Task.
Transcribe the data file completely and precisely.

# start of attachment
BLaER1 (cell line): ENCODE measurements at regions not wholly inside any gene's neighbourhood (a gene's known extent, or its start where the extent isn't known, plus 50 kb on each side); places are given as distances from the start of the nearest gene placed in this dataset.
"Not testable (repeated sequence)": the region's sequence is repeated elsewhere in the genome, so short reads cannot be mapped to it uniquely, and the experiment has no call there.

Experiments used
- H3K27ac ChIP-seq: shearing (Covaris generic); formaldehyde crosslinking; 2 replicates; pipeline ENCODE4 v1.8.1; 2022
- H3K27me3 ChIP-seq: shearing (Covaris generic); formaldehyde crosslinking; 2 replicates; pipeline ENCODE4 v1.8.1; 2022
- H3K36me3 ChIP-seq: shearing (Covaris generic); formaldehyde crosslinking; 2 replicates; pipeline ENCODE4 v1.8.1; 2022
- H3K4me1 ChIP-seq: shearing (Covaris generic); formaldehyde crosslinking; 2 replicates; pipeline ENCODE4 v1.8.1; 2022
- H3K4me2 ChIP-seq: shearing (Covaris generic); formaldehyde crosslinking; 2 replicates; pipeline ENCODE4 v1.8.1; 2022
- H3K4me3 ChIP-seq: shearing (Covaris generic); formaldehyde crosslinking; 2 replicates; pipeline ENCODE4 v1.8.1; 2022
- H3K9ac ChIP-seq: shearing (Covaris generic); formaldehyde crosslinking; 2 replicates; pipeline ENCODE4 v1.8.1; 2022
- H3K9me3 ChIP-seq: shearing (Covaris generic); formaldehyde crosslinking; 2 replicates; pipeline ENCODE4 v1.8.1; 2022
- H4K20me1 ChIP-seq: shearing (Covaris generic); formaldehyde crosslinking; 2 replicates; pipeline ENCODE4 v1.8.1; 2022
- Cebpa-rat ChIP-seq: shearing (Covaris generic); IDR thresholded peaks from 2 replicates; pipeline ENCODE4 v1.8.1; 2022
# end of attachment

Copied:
BLaER1 (cell line): ENCODE measurements at regions not wholly inside any gene's neighbourhood (a gene's known extent, or its start where the extent isn't known, plus 50 kb on each side); places are given as distances from the start of the nearest gene placed in this dataset.
"Not testable (repeated sequence)": the region's sequence is repeated elsewhere in the genome, so short reads cannot be mapped to it uniquely, and the experiment has no call there.

Experiments used
- H3K27ac ChIP-seq: shearing (Covaris generic); formaldehyde crosslinking; 2 replicates; pipeline ENCODE4 v1.8.1; 2022
- H3K27me3 ChIP-seq: shearing (Covaris generic); formaldehyde crosslinking; 2 replicates; pipeline ENCODE4 v1.8.1; 2022
- H3K36me3 ChIP-seq: shearing (Covaris generic); formaldehyde crosslinking; 2 replicates; pipeline ENCODE4 v1.8.1; 2022
- H3K4me1 ChIP-seq: shearing (Covaris generic); formaldehyde crosslinking; 2 replicates; pipeline ENCODE4 v1.8.1; 2022
- H3K4me2 ChIP-seq: shearing (Covaris generic); formaldehyde crosslinking; 2 replicates; pipeline ENCODE4 v1.8.1; 2022
- H3K4me3 ChIP-seq: shearing (Covaris generic); formaldehyde crosslinking; 2 replicates; pipeline ENCODE4 v1.8.1; 2022
- H3K9ac ChIP-seq: shearing (Covaris generic); formaldehyde crosslinking; 2 replicates; pipeline ENCODE4 v1.8.1; 2022
- H3K9me3 ChIP-seq: shearing (Covaris generic); formaldehyde crosslinking; 2 replicates; pipeline ENCODE4 v1.8.1; 2022
- H4K20me1 ChIP-seq: shearing (Covaris generic); formaldehyde crosslinking; 2 replicates; pipeline ENCODE4 v1.8.1; 2022
- Cebpa-rat ChIP-seq: shearing (Covaris generic); IDR thresholded peaks from 2 replicates; pipeline ENCODE4 v1.8.1; 2022